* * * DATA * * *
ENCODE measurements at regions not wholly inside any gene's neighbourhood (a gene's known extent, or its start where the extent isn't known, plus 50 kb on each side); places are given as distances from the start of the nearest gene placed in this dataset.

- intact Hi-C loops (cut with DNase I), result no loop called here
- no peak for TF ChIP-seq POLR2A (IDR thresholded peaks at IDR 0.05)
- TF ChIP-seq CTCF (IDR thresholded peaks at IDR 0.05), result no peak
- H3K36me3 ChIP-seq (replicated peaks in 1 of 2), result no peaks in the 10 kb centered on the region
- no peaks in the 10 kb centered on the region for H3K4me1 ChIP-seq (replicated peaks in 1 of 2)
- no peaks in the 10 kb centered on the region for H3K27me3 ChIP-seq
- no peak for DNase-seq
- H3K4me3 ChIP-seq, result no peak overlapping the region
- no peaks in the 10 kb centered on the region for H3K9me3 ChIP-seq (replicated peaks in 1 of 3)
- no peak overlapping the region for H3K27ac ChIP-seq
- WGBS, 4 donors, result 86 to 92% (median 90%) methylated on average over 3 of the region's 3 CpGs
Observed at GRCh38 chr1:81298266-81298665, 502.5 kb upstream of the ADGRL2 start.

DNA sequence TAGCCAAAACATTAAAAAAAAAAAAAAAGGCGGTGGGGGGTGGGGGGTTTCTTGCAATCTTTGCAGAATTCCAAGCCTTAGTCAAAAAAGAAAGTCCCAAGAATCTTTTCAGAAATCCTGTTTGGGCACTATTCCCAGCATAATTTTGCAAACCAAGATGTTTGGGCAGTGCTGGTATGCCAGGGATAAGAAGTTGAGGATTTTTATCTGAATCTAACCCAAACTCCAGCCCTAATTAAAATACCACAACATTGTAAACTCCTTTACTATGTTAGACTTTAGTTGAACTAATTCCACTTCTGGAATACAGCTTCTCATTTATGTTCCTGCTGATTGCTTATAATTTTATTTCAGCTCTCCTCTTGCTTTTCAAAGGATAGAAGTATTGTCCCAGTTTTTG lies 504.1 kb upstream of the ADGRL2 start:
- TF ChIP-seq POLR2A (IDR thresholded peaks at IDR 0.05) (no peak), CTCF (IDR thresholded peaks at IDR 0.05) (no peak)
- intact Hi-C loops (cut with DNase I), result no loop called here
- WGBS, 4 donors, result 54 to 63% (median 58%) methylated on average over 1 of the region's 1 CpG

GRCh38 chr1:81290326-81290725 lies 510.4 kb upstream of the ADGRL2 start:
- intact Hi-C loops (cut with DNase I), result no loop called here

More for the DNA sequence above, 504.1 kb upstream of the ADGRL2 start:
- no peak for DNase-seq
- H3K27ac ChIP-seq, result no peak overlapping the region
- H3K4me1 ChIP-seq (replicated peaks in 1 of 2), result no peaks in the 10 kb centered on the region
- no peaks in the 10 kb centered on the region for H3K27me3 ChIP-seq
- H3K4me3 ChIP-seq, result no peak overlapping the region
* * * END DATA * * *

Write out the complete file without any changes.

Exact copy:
ENCODE measurements at regions not wholly inside any gene's neighbourhood (a gene's known extent, or its start where the extent isn't known, plus 50 kb on each side); places are given as distances from the start of the nearest gene placed in this dataset.

- intact Hi-C loops (cut with DNase I), result no loop called here
- no peak for TF ChIP-seq POLR2A (IDR thresholded peaks at IDR 0.05)
- TF ChIP-seq CTCF (IDR thresholded peaks at IDR 0.05), result no peak
- H3K36me3 ChIP-seq (replicated peaks in 1 of 2), result no peaks in the 10 kb centered on the region
- no peaks in the 10 kb centered on the region for H3K4me1 ChIP-seq (replicated peaks in 1 of 2)
- no peaks in the 10 kb centered on the region for H3K27me3 ChIP-seq
- no peak for DNase-seq
- H3K4me3 ChIP-seq, result no peak overlapping the region
- no peaks in the 10 kb centered on the region for H3K9me3 ChIP-seq (replicated peaks in 1 of 3)
- no peak overlapping the region for H3K27ac ChIP-seq
- WGBS, 4 donors, result 86 to 92% (median 90%) methylated on average over 3 of the region's 3 CpGs
Observed at GRCh38 chr1:81298266-81298665, 502.5 kb upstream of the ADGRL2 start.

DNA sequence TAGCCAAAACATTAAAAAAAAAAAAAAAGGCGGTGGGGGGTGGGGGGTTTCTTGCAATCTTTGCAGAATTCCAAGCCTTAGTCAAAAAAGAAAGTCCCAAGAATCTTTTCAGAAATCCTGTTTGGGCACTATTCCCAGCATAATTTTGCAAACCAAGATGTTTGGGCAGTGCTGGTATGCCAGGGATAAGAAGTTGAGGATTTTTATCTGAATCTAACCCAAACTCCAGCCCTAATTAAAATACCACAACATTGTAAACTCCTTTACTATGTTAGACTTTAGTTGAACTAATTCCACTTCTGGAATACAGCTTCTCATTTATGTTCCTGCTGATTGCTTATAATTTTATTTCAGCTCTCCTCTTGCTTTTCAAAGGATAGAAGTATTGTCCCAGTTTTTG lies 504.1 kb upstream of the ADGRL2 start:
- TF ChIP-seq POLR2A (IDR thresholded peaks at IDR 0.05) (no peak), CTCF (IDR thresholded peaks at IDR 0.05) (no peak)
- intact Hi-C loops (cut with DNase I), result no loop called here
- WGBS, 4 donors, result 54 to 63% (median 58%) methylated on average over 1 of the region's 1 CpG

GRCh38 chr1:81290326-81290725 lies 510.4 kb upstream of the ADGRL2 start:
- intact Hi-C loops (cut with DNase I), result no loop called here

More for the DNA sequence above, 504.1 kb upstream of the ADGRL2 start:
- no peak for DNase-seq
- H3K27ac ChIP-seq, result no peak overlapping the region
- H3K4me1 ChIP-seq (replicated peaks in 1 of 2), result no peaks in the 10 kb centered on the region
- no peaks in the 10 kb centered on the region for H3K27me3 ChIP-seq
- H3K4me3 ChIP-seq, result no peak overlapping the region